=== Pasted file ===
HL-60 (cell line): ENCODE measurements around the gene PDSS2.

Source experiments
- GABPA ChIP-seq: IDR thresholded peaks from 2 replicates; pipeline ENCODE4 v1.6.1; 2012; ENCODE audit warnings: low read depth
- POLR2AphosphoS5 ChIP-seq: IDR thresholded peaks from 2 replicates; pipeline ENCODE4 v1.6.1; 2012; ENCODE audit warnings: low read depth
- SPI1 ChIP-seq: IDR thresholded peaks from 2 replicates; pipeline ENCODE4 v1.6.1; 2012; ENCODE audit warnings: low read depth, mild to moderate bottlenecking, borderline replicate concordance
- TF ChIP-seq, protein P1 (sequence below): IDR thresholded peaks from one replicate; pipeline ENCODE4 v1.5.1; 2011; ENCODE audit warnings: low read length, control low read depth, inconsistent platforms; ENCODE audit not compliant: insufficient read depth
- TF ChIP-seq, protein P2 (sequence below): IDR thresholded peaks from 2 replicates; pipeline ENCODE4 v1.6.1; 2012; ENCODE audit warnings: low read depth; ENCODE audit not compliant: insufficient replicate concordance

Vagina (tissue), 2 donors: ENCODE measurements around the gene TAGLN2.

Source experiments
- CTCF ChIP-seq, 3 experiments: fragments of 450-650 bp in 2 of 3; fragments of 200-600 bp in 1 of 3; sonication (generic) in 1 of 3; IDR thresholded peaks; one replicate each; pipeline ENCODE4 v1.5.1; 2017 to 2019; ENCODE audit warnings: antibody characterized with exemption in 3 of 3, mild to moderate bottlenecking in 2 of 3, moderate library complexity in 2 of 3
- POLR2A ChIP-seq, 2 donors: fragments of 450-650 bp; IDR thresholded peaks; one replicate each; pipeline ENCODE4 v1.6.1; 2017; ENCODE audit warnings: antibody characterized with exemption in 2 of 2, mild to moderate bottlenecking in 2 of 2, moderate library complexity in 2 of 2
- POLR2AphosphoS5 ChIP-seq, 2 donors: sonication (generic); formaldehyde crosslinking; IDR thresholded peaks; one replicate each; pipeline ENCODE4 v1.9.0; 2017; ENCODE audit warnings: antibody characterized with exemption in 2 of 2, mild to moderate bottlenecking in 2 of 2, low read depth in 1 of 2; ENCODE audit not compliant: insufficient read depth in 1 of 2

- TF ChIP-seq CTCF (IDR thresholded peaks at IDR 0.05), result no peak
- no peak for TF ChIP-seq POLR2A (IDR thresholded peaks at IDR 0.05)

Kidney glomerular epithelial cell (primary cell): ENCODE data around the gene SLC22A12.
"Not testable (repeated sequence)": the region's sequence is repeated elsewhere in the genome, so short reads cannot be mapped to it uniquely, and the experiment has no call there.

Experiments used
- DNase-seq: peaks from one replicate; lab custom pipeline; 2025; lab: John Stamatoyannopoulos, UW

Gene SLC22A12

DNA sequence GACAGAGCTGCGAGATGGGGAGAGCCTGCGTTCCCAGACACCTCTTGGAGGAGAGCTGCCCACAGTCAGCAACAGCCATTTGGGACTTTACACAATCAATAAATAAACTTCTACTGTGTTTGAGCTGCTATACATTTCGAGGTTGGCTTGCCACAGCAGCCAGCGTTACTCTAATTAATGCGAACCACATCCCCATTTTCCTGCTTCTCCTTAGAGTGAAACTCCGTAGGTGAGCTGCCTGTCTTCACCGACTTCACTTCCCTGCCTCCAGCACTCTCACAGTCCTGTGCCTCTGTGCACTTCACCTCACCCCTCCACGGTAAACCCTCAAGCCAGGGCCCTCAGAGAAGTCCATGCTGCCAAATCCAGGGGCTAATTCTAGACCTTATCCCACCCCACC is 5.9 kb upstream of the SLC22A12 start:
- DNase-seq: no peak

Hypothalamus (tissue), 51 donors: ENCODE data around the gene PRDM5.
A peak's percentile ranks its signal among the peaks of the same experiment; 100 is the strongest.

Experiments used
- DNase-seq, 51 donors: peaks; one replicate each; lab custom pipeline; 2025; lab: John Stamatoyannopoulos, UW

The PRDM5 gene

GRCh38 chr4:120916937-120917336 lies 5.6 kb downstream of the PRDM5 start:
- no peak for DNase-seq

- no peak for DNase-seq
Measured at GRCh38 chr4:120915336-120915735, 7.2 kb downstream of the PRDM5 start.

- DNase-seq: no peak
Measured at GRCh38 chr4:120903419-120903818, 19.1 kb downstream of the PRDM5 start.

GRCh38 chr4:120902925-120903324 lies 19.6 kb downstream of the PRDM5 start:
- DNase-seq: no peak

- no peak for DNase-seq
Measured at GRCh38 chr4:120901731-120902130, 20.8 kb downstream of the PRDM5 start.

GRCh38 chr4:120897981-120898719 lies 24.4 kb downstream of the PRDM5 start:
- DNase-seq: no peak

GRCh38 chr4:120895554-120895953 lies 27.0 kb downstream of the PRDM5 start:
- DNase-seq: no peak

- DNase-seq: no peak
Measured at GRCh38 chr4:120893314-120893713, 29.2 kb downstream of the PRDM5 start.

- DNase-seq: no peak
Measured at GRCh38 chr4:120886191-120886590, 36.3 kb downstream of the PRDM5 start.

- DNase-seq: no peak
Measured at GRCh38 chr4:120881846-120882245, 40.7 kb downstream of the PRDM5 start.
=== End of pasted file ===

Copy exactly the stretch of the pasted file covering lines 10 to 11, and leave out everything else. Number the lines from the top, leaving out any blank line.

- CTCF ChIP-seq, 3 experiments: fragments of 450-650 bp in 2 of 3; fragments of 200-600 bp in 1 of 3; sonication (generic) in 1 of 3; IDR thresholded peaks; one replicate each; pipeline ENCODE4 v1.5.1; 2017 to 2019; ENCODE audit warnings: antibody characterized with exemption in 3 of 3, mild to moderate bottlenecking in 2 of 3, moderate library complexity in 2 of 3
- POLR2A ChIP-seq, 2 donors: fragments of 450-650 bp; IDR thresholded peaks; one replicate each; pipeline ENCODE4 v1.6.1; 2017; ENCODE audit warnings: antibody characterized with exemption in 2 of 2, mild to moderate bottlenecking in 2 of 2, moderate library complexity in 2 of 2